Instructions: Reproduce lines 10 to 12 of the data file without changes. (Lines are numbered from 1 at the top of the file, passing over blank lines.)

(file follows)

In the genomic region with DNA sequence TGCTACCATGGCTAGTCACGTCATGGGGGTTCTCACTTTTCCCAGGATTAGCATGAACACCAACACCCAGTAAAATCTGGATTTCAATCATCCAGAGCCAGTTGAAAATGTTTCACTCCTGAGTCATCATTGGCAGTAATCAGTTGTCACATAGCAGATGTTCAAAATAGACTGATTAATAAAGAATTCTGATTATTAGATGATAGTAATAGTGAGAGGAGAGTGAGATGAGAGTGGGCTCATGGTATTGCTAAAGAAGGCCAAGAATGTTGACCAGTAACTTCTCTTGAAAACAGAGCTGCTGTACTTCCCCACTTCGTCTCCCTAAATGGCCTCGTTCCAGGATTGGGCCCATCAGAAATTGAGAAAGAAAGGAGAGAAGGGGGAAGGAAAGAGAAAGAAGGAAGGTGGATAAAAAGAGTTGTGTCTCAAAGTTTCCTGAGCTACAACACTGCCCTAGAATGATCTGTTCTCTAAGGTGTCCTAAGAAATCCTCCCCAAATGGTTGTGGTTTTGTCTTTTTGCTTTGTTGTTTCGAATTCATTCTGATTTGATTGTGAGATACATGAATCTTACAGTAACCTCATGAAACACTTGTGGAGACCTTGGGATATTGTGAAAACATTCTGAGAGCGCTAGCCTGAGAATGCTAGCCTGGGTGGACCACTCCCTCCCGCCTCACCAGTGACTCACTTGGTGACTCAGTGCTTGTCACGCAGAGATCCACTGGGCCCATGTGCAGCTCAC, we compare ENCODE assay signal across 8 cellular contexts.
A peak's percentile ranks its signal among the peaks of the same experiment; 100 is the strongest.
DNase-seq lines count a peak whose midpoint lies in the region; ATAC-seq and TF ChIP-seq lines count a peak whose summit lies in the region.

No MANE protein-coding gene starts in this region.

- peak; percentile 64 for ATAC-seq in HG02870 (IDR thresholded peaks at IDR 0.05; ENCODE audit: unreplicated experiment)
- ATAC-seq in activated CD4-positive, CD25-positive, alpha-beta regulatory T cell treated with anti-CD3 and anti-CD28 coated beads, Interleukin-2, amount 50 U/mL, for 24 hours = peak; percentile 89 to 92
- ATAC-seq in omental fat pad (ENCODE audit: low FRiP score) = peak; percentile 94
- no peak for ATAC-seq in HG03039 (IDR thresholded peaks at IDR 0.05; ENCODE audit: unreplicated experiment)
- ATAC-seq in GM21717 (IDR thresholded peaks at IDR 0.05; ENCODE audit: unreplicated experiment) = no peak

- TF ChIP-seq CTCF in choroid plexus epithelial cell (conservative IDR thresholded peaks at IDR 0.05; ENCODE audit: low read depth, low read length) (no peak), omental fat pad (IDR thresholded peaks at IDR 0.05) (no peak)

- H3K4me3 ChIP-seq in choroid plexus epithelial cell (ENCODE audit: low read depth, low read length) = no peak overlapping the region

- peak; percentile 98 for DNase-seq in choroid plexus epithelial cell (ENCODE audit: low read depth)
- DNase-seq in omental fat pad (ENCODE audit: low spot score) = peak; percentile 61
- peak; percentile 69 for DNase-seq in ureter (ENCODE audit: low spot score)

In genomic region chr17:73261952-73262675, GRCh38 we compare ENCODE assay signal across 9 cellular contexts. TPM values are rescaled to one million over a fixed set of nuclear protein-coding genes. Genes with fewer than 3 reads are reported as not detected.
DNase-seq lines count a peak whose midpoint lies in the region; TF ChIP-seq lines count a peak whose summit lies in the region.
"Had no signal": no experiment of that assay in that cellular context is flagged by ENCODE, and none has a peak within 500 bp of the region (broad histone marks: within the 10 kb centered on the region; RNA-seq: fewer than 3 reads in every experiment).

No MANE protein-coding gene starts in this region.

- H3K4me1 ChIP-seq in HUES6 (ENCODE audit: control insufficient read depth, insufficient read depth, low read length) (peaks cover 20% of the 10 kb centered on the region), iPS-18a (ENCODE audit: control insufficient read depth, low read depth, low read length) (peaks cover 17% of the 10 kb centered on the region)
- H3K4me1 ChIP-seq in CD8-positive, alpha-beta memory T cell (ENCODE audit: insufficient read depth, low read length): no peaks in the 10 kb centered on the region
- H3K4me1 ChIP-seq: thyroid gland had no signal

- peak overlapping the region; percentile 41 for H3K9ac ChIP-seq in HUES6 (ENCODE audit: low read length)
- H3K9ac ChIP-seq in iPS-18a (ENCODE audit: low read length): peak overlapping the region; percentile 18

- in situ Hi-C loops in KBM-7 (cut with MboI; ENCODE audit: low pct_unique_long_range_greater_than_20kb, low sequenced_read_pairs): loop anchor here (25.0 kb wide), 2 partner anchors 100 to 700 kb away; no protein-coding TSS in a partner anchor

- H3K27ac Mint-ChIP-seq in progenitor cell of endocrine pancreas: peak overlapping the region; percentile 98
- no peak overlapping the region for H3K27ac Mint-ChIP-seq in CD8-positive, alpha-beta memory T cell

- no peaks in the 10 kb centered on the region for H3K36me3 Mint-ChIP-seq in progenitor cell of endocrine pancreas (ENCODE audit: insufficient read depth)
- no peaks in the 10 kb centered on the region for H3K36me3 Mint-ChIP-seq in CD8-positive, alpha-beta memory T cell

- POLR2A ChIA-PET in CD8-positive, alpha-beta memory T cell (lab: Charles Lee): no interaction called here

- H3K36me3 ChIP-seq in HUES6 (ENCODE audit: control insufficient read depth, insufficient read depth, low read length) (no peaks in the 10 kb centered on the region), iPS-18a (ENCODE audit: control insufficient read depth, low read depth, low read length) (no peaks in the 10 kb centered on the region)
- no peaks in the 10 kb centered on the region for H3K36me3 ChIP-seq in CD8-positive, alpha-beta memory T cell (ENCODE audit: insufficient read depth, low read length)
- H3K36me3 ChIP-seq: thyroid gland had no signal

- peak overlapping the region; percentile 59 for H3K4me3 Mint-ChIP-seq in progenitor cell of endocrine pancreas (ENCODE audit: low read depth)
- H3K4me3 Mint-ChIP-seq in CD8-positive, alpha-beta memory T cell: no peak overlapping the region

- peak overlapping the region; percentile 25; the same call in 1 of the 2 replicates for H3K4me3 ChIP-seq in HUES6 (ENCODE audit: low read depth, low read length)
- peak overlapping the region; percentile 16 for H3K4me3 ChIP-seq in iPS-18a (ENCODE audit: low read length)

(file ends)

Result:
- TF ChIP-seq CTCF in choroid plexus epithelial cell (conservative IDR thresholded peaks at IDR 0.05; ENCODE audit: low read depth, low read length) (no peak), omental fat pad (IDR thresholded peaks at IDR 0.05) (no peak)

- H3K4me3 ChIP-seq in choroid plexus epithelial cell (ENCODE audit: low read depth, low read length) = no peak overlapping the region

- peak; percentile 98 for DNase-seq in choroid plexus epithelial cell (ENCODE audit: low read depth)